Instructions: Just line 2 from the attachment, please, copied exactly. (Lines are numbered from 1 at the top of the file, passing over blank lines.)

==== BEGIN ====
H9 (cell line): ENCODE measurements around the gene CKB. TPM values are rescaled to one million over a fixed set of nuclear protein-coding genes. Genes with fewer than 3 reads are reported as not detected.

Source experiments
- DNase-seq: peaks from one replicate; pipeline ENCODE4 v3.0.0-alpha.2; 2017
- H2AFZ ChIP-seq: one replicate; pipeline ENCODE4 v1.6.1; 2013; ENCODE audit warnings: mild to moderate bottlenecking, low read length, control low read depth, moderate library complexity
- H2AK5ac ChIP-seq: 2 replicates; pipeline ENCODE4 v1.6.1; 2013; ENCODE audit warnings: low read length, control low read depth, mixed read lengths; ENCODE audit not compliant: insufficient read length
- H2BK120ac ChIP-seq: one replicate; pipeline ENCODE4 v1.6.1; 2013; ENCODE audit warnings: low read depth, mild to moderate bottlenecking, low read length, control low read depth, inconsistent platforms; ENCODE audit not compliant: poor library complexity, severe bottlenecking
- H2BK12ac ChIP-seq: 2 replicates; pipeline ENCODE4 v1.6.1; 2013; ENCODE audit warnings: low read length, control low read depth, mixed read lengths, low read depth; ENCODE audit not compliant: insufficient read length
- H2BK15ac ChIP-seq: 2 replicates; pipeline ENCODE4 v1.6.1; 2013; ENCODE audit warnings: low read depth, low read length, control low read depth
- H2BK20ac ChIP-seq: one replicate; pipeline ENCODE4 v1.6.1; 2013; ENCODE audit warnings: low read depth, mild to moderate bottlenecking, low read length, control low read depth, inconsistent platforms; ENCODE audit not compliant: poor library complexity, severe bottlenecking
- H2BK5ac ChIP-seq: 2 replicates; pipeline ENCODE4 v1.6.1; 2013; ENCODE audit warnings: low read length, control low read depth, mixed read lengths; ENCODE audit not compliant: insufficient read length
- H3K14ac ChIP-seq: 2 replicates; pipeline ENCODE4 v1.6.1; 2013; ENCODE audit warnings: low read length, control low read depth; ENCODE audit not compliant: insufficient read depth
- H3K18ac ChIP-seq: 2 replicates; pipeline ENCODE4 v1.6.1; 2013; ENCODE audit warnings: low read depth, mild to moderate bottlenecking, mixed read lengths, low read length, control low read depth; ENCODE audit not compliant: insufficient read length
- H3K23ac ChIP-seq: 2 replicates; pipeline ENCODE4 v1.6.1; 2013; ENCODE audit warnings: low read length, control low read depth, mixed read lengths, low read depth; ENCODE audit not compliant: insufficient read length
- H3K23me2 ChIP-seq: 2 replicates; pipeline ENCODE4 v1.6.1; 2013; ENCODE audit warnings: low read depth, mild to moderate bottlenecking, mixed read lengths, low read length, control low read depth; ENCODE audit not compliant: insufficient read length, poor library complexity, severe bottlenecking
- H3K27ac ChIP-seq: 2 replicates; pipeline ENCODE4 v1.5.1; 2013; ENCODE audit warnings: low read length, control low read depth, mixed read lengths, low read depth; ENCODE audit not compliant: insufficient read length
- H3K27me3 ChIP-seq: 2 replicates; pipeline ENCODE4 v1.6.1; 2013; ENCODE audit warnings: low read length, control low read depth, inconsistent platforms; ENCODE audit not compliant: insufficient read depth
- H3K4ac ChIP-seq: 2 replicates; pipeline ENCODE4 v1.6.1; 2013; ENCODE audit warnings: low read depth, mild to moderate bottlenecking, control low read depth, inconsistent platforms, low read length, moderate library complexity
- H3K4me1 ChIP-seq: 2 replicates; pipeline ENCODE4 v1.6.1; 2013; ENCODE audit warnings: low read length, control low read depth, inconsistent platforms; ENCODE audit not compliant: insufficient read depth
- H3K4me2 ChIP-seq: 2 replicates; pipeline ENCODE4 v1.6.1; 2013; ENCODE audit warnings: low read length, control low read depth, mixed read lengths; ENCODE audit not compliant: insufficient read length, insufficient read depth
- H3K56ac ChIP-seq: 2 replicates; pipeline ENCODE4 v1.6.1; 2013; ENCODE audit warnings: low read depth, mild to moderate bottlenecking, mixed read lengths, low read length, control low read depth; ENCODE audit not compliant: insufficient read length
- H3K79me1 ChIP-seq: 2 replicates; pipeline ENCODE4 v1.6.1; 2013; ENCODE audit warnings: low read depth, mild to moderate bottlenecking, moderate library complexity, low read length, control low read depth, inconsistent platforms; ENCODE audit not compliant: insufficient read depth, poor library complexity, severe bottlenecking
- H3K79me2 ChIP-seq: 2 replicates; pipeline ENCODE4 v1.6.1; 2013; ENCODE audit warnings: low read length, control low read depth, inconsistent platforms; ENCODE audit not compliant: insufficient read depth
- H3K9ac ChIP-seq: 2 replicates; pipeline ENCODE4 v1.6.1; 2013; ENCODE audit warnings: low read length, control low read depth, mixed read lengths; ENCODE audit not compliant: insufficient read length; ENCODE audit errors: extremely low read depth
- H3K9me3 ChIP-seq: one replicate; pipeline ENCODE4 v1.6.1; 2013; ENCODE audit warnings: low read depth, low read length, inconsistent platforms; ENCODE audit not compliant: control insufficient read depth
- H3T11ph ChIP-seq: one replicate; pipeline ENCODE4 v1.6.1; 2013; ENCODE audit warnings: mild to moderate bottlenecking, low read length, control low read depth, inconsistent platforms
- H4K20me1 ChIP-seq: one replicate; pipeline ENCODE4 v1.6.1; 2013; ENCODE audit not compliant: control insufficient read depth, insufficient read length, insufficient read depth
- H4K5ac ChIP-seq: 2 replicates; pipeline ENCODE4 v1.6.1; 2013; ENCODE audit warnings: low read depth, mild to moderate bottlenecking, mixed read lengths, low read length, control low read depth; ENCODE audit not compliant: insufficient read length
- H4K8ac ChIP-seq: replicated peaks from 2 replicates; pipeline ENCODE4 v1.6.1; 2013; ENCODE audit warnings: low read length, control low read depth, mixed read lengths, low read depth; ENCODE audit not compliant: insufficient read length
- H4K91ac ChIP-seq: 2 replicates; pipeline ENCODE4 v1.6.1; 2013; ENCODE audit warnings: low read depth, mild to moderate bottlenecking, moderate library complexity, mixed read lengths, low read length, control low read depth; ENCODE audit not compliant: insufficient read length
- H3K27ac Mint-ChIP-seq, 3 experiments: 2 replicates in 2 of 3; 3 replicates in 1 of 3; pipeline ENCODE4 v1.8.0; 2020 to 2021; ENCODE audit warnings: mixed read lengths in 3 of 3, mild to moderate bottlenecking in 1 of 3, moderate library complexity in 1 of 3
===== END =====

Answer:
Source experiments